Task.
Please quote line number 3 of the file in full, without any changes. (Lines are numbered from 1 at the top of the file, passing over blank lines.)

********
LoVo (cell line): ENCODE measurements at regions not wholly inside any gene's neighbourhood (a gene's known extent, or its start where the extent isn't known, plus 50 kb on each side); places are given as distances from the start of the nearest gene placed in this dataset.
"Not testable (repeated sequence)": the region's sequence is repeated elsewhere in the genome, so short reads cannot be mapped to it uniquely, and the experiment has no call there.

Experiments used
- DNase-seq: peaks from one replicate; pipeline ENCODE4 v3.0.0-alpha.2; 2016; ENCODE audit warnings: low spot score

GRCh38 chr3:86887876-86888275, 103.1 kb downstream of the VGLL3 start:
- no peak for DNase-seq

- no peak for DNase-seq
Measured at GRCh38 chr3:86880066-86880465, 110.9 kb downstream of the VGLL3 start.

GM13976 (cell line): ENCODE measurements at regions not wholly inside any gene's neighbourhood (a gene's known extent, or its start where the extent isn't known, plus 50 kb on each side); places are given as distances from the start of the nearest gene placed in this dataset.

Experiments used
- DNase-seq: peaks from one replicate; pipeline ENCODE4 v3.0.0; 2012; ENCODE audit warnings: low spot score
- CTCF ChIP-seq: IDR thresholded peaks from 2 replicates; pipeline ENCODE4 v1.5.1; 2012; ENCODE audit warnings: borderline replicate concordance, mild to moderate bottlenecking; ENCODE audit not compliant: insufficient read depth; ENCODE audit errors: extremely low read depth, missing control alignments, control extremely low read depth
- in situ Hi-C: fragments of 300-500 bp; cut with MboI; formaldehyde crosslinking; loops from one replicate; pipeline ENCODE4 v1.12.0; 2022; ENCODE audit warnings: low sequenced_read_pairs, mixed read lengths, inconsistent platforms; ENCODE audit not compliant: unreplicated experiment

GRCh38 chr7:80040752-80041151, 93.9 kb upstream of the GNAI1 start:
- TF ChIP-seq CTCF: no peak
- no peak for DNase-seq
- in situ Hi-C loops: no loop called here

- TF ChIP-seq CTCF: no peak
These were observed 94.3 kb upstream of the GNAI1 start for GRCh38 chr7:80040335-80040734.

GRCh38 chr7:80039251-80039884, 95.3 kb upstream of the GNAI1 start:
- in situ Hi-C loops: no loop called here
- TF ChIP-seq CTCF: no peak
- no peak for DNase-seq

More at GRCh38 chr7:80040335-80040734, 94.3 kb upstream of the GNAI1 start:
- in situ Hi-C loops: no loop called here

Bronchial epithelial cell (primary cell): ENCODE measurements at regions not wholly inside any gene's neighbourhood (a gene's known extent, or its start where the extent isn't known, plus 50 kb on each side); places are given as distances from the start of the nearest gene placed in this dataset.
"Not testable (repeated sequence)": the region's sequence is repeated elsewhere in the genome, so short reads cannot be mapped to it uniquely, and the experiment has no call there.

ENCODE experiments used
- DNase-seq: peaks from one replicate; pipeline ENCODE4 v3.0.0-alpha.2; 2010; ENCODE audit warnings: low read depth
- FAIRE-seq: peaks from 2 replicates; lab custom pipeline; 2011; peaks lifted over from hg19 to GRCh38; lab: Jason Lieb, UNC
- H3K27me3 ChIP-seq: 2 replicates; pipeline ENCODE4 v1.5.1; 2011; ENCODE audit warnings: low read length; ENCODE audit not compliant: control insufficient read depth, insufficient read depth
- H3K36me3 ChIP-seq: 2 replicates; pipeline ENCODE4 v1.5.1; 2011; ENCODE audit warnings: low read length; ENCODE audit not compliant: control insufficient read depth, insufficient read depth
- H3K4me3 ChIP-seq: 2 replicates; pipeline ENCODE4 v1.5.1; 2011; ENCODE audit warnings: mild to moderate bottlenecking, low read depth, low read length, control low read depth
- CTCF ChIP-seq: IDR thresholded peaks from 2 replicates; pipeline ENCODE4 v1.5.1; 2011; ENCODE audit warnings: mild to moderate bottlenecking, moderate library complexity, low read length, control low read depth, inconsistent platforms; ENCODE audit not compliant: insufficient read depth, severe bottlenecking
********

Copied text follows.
Experiments used